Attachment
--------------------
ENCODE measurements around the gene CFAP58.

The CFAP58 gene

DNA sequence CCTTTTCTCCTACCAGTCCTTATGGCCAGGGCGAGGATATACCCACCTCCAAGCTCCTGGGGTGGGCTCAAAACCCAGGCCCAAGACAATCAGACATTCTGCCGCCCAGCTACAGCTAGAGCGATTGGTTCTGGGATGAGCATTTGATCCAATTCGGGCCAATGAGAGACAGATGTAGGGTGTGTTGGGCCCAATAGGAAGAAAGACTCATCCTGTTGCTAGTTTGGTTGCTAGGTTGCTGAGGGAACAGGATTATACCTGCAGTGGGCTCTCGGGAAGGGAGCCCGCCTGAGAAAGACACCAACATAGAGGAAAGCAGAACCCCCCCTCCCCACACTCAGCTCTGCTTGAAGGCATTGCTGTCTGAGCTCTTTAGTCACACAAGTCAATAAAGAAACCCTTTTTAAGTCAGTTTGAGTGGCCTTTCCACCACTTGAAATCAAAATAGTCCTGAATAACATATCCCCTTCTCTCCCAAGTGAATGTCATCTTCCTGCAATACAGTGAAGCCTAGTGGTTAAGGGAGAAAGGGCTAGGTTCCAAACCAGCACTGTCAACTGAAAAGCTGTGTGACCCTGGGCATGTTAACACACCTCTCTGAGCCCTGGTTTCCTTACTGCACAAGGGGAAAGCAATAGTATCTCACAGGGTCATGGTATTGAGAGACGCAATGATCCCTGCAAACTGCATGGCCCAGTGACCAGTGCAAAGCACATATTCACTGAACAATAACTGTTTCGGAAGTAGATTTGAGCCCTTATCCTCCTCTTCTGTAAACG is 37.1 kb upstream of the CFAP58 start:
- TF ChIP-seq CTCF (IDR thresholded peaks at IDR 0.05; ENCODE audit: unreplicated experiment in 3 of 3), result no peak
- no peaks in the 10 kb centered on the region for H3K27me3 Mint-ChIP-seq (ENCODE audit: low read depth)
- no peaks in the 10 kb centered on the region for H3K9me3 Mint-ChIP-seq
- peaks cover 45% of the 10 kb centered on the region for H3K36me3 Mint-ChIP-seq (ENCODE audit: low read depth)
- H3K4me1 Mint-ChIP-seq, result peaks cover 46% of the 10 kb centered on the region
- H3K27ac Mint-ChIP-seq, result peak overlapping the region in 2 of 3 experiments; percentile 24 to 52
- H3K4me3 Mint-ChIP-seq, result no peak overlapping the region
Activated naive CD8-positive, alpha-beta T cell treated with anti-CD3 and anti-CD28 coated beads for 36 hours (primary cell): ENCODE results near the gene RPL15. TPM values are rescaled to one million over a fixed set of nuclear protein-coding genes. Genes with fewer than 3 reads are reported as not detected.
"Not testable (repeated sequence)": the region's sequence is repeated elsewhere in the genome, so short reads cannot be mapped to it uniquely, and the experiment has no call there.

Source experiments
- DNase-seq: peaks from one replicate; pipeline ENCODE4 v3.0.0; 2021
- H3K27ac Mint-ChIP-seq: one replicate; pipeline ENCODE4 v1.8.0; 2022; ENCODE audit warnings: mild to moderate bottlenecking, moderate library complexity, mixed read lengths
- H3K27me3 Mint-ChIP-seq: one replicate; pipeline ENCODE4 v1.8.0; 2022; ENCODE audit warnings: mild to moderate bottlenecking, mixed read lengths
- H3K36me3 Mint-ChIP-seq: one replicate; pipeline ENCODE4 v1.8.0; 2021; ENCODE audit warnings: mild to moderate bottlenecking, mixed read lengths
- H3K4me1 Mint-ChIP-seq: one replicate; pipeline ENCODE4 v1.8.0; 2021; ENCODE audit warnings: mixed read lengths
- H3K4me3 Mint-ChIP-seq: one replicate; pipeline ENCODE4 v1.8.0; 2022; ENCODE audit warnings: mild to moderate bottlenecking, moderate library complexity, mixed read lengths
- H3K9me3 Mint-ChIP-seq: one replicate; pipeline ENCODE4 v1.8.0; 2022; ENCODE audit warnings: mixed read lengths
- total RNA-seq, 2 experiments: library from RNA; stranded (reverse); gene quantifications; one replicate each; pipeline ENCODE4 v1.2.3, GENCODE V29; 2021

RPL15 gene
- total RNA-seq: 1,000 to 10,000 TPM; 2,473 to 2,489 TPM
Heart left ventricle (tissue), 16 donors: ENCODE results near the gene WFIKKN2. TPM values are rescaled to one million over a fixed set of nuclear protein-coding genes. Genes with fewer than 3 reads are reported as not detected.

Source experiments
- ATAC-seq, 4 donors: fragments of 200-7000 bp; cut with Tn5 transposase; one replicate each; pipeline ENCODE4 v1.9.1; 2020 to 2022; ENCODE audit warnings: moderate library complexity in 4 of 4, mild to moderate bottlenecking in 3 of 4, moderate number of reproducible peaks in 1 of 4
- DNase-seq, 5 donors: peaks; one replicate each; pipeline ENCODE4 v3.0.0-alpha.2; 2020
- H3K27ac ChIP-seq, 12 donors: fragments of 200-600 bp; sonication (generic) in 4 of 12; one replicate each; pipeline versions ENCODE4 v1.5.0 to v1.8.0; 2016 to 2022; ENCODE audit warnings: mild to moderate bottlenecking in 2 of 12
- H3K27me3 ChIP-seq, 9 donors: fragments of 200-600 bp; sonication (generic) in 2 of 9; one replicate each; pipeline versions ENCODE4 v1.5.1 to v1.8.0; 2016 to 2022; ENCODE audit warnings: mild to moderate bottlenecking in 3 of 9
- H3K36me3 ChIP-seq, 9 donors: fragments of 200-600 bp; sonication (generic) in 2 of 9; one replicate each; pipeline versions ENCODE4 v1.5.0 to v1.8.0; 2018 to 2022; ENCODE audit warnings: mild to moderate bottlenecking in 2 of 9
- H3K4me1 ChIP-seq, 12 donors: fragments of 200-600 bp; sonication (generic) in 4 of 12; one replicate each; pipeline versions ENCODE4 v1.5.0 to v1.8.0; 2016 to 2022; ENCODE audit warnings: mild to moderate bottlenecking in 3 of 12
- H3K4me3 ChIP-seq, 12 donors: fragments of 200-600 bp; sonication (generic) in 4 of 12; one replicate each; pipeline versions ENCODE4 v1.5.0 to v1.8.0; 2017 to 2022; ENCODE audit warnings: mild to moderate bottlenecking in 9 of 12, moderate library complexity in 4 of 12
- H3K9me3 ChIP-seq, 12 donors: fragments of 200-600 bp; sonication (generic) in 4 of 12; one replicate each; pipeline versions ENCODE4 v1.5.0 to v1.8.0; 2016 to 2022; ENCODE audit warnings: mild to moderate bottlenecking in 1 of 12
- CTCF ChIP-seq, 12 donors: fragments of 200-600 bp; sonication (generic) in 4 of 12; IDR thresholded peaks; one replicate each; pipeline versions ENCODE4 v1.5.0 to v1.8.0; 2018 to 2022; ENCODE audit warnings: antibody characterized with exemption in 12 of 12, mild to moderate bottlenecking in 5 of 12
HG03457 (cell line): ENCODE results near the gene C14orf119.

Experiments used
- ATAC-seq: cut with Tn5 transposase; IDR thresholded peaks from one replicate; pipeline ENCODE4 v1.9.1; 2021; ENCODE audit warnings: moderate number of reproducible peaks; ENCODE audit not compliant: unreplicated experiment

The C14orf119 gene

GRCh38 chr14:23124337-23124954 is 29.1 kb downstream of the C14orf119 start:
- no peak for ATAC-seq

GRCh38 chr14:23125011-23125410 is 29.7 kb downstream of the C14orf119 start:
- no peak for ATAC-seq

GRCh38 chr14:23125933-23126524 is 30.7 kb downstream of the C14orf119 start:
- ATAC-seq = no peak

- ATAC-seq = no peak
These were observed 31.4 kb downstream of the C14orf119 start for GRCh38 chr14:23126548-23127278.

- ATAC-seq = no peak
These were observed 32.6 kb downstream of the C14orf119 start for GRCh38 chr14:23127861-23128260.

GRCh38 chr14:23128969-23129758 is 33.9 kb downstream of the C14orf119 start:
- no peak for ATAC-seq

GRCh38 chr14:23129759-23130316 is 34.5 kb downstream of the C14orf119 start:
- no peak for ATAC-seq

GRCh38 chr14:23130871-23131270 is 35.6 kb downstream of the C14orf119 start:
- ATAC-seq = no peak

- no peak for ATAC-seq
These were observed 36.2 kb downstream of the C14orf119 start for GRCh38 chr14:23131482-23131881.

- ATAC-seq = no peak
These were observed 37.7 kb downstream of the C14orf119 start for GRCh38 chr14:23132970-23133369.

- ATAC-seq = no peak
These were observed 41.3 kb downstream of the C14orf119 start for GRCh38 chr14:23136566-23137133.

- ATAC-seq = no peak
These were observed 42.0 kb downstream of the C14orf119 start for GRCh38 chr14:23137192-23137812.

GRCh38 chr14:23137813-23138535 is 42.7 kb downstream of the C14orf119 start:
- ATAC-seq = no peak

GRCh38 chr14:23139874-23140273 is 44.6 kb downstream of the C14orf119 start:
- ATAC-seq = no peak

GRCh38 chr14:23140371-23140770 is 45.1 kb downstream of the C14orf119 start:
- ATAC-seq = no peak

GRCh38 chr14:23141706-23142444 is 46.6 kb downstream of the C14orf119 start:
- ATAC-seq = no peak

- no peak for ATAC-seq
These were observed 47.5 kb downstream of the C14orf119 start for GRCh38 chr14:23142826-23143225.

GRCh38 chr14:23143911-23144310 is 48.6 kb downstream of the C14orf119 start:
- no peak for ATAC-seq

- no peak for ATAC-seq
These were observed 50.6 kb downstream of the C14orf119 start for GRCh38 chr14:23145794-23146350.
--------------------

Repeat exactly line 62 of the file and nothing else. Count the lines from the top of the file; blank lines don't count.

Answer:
These were observed 42.0 kb downstream of the C14orf119 start for GRCh38 chr14:23137192-23137812.